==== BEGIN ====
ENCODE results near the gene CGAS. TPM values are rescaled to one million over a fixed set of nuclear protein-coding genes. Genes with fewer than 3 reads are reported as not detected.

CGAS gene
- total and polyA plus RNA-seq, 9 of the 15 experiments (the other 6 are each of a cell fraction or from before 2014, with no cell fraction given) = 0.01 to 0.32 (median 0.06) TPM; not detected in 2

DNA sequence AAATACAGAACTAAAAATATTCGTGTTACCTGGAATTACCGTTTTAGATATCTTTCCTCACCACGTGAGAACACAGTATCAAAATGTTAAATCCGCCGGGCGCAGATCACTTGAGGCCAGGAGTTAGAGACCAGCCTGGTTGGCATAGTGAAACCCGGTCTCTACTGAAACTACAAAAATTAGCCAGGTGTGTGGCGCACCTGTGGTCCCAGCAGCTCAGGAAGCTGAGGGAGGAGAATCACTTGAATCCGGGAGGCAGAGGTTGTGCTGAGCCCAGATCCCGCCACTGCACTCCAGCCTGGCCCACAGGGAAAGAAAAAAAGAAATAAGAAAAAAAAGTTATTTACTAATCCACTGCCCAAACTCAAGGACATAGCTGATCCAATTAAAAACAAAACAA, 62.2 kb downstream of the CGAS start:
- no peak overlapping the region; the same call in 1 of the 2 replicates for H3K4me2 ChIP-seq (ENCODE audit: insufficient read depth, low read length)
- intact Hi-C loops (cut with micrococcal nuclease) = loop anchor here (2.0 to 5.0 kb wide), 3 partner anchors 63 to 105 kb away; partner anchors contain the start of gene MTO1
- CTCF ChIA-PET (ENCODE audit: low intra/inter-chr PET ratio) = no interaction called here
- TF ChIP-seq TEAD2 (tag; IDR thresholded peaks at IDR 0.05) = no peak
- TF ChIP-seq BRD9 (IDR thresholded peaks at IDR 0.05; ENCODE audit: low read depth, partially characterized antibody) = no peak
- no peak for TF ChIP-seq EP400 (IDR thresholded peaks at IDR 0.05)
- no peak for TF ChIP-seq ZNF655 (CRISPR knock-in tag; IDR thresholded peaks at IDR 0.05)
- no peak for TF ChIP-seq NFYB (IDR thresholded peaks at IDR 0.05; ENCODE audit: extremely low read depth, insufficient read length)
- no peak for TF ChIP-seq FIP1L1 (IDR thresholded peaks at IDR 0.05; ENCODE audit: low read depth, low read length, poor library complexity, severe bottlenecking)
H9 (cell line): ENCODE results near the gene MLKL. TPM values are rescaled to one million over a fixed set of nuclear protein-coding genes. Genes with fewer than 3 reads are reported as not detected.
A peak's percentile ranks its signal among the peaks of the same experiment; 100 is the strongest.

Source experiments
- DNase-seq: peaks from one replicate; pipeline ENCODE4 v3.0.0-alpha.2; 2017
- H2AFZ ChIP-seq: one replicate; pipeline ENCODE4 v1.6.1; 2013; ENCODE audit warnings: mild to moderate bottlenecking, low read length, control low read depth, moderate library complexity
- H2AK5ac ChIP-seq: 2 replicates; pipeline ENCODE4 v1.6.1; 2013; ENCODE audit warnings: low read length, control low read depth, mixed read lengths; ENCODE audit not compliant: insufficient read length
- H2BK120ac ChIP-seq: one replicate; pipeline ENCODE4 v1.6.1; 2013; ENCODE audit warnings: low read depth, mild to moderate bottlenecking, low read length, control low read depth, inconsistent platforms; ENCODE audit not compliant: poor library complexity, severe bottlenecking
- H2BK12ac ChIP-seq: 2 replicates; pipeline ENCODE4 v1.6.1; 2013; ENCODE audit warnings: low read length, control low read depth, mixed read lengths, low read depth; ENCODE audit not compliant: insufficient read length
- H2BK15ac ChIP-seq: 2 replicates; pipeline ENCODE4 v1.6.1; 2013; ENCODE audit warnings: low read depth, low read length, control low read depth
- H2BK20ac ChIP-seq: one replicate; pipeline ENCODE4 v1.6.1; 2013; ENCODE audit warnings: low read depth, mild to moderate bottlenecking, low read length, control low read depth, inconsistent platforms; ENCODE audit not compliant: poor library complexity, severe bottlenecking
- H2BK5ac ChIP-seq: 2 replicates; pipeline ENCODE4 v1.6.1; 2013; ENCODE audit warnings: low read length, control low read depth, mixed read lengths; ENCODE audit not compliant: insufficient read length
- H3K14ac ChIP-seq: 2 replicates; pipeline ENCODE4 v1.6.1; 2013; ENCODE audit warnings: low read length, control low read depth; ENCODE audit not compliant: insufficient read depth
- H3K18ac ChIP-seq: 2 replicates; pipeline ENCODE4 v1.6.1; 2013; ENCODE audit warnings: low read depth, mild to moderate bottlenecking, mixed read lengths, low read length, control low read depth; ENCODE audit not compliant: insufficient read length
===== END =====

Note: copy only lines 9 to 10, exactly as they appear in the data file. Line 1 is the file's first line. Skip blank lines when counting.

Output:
- TF ChIP-seq BRD9 (IDR thresholded peaks at IDR 0.05; ENCODE audit: low read depth, partially characterized antibody) = no peak
- no peak for TF ChIP-seq EP400 (IDR thresholded peaks at IDR 0.05)